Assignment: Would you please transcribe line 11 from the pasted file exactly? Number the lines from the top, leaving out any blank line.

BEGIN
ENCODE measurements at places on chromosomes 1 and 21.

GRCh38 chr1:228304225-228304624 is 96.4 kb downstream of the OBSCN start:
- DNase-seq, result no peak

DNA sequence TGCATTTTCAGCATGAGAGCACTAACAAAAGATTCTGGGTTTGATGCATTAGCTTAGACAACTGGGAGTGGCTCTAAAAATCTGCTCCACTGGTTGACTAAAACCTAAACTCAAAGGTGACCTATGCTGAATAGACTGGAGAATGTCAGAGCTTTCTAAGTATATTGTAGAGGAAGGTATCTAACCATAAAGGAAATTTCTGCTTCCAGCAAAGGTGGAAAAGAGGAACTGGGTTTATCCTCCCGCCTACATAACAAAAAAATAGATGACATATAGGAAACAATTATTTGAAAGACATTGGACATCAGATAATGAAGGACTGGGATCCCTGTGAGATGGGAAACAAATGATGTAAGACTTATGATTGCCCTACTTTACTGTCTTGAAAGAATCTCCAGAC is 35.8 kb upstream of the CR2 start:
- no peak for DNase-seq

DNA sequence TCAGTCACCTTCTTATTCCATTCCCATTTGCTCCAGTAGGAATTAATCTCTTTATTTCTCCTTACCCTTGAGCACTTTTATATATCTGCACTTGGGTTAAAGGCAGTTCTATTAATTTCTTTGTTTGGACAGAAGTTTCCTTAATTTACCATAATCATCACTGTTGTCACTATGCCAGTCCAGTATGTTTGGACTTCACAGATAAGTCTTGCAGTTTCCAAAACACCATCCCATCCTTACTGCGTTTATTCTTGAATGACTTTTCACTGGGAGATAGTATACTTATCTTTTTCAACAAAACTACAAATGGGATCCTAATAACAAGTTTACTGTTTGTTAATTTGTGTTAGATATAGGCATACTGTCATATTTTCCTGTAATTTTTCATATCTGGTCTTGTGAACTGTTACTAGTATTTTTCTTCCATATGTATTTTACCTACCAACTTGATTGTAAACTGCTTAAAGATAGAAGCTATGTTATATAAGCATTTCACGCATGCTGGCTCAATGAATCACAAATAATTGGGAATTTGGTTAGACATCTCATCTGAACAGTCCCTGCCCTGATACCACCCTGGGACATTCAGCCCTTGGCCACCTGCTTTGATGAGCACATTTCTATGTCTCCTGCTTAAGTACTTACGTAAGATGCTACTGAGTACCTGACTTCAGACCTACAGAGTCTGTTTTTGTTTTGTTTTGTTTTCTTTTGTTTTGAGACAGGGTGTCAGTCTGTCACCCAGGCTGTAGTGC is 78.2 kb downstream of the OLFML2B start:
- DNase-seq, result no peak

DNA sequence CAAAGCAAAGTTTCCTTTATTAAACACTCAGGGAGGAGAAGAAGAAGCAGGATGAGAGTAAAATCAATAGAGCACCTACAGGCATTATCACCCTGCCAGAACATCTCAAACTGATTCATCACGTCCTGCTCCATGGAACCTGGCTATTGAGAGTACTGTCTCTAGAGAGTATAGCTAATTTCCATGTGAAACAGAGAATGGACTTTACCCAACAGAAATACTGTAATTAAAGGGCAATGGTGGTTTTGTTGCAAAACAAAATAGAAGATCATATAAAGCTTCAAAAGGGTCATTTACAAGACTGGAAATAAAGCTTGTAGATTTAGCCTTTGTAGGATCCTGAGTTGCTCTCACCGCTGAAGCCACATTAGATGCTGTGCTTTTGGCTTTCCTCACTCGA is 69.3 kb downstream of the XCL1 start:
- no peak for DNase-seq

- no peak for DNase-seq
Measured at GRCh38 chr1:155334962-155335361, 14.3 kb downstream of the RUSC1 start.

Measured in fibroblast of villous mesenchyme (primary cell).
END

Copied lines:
Measured at GRCh38 chr1:155334962-155335361, 14.3 kb downstream of the RUSC1 start.